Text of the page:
For the first time ever, the public will have video access to the inner meditations of one of the most important Jewish thinkers in recent history: Rabbi Menachem M. Schneerson.
To mark the yahrtzeit of the seventh Lubavitcher Rebbe, local members of the Chabad-Lubavitch movement will gather June 5 for a multimedia presentation focused on excerpts from the Rebbe’s diaries.
The formerly private diaries were uncovered through a long process of interviews and locating essential documents. Rabbis Boruch Oberlander and Elkanah Shmotkin recently compiled the information in Early Years (1902-1929), a biographical text on the Rebbe’s life in that time period.
Commemorators of the yahrtzeit will convene at the Independence Seaport Museum for film, musical and spoken performances to celebrate the life of the famed Chabad-Lubavitch leader.
Titled “Maybe Alone, Never Forsaken,” the presentation offers an original lineup centered on the diaries’ revelations. The entries catalog Schneerson’s life prior to his ascension to the movement’s leadership in 1951 and provide an inside look at the thoughts of the man who helped revitalize Jewry in the wake of the Holocaust.
Born in 1902 in what is now Ukraine, the Rebbe accelerated through his schooling. By the age of 17, he mastered both secular subjects and the entirety of the Talmud and was widely considered a genius.
Impressed by Schneerson’s erudition, the sixth Lubavitcher Rebbe offered to finance his continued education in Berlin, where he moved in 1929 with his new wife, Chaya Moussia, the sixth Rebbe daughter.
In 1933, the Nazis asserted control in Germany, forcing the Rebbe and his wife to leave for Paris.
Just three days before Paris fell to the Nazis, the couple fled to the south of France, where they remained until their 1941 journey to New York via Portugal.
Those turbulent times provide the background for most of the diary, which alludes to the perilous situation for Jews in Europe and the Schneersons’ harrowing escape to the U.S.
The entries frequently coincide with historical happenings, especially those personally impacting Schneerson. A chabad.org article by Eli Rubin identifies an entry dated the 16th of Sivan, which chronicles the Rebbe’s thoughts on the eve of his voyage to America.
Today, the Rebbe is remembered for transforming the Chabad-Lubavitch movement into a global force; spearheading the construction of schools, synagogues and hospitals; and offering sage biblical insights that left their mark far beyond the Chabad world.
Bentzi Avtzon, creative director of Yuvla Media, has helped orchestrate the multimedia yahrtzeit events since their inception in 2014. The Rebbe passed away in 1994.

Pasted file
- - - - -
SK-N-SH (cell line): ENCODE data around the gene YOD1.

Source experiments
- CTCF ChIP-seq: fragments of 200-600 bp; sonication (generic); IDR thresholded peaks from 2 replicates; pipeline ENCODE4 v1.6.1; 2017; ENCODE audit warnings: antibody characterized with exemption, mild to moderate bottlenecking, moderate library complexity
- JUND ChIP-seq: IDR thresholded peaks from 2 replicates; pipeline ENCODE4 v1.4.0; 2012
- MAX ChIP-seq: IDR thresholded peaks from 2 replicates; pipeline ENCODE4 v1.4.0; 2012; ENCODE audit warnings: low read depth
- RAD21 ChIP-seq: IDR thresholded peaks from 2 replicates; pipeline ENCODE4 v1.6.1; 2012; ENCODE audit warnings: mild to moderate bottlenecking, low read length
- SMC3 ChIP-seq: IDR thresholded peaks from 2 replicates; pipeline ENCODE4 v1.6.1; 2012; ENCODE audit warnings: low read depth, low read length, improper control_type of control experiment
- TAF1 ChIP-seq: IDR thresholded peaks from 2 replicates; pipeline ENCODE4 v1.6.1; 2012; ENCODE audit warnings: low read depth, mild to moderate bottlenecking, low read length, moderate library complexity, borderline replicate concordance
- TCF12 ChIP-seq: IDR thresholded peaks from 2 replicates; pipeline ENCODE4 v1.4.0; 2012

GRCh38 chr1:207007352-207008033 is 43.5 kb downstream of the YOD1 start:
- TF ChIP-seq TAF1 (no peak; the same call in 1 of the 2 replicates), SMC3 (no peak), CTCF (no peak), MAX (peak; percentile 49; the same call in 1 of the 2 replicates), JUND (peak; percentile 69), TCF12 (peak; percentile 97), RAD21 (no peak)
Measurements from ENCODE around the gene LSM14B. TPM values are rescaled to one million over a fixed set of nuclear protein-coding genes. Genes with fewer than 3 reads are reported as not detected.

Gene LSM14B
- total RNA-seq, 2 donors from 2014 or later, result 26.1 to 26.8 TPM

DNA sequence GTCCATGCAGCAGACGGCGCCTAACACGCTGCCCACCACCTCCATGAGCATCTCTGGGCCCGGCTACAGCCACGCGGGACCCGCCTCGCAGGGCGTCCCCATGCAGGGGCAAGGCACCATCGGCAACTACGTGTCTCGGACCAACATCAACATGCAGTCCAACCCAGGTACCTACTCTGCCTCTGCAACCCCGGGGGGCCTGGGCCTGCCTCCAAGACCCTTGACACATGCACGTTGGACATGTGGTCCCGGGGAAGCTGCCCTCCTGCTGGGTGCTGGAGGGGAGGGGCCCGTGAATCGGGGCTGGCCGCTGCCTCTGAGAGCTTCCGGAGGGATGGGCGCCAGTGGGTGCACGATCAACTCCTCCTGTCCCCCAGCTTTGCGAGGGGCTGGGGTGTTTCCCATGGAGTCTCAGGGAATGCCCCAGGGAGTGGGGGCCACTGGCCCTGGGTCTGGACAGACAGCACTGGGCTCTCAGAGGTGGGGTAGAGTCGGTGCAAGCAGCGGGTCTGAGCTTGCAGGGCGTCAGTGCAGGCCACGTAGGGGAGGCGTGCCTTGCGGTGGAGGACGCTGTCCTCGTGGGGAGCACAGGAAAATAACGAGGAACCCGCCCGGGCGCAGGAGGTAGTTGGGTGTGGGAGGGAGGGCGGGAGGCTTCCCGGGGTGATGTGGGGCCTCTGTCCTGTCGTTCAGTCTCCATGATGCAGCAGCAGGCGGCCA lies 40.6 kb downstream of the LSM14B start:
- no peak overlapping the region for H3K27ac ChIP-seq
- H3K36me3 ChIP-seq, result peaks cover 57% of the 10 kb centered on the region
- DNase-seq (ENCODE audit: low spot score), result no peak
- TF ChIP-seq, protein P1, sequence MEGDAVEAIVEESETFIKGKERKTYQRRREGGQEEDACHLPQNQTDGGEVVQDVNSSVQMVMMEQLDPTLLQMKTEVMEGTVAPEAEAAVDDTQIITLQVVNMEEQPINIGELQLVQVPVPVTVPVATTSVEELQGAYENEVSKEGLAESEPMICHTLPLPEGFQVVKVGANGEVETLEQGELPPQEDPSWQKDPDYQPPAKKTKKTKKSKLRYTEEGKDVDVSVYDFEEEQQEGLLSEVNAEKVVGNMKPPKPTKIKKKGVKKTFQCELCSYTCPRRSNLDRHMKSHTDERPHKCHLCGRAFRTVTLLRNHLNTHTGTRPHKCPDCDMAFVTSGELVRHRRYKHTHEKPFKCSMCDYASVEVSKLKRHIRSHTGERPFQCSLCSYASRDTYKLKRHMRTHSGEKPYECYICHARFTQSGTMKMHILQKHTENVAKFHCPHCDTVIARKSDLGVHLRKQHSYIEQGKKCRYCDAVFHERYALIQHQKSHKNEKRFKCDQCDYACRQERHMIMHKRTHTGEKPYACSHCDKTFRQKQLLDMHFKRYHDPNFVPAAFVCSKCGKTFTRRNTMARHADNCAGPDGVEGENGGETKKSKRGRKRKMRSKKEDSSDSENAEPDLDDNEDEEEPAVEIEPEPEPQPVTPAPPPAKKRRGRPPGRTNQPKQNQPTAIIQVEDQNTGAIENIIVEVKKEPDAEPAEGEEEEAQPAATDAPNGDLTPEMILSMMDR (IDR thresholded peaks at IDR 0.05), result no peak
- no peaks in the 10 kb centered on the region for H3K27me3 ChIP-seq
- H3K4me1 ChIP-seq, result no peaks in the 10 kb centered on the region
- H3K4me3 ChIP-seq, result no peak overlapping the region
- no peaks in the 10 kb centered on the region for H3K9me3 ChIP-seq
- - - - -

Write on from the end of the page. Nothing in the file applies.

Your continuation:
The gatherings have brought new energy into the yearly commemoration, Avzton said.
“Instead of a typical speech, we tell a story through film and musical performances,” he said.
The presentations have been well-received, he said, with continued interest from Jews across the Delaware Valley. This year’s event has a seating capacity of 600.
Avtzon said the film portion of this year’s event will intersperse archival footage with readings from the journals to create the effect of “looking through the Rebbe’s eyes” at the fall of Paris, the state of Jewish refugees in Europe and the journey to America.
“It was a fraught period of time,” he said of the rise of Nazism and the horrors of World War II.
“The arc traveled in this program is one to the gloomy depths of a world gone dark, to the beginning of the arduous undertaking of rebuilding after the war — an undertaking that the Rebbe became famous for,” Avtzon recounted.
The diaries broach the topic of the historical events subtly, weaving commentary on the persecution of Jews between the lines of notes for a sermon, he explained.
“On the surface, the entries are about Torah study,” Avtzon conceded, though he emphasized, “If you look historically, the content and ideas of the entries are pushing back against the circumstances at the time.”
Simply, the Rebbe “is asking, ‘What does it mean to be Jew in a world that doesn’t want you?’”
That existential question is further unfurled in the aforementioned 16th of Sivan entry.
As translated in Rubin’s article, the Rebbe quotes the Talmud with, “the son of David will not come till a fish is sought for an invalid and cannot be found.”
A plausible cue to the meaning of the Rebbe’s thoughts lies in his famous ethos: Actualize your potential. Humans, he reasoned, were gifted with divine strength and could achieve tremendous feats should they live up to their possibilities.
This philosophy is evident in the journal entry. Rubin explains the Rebbe interprets the Talmudic aphorism to mean humans can repair the world.
The Rebbe’s hope in mankind, even on the eve of his forced exodus from Europe, resonates deeply with his admirers today.
The event June 5 aims to continue the message of optimism, Avtzon said.
Tickets can be bought at legacyevenings.com/rsvp or at the door. The event opens at 6:30 p.m. with the scheduled program at 7:30.
The picture of the Rebbe as a young man looks like something straight out of “Fiddler on the Roof” (as it should).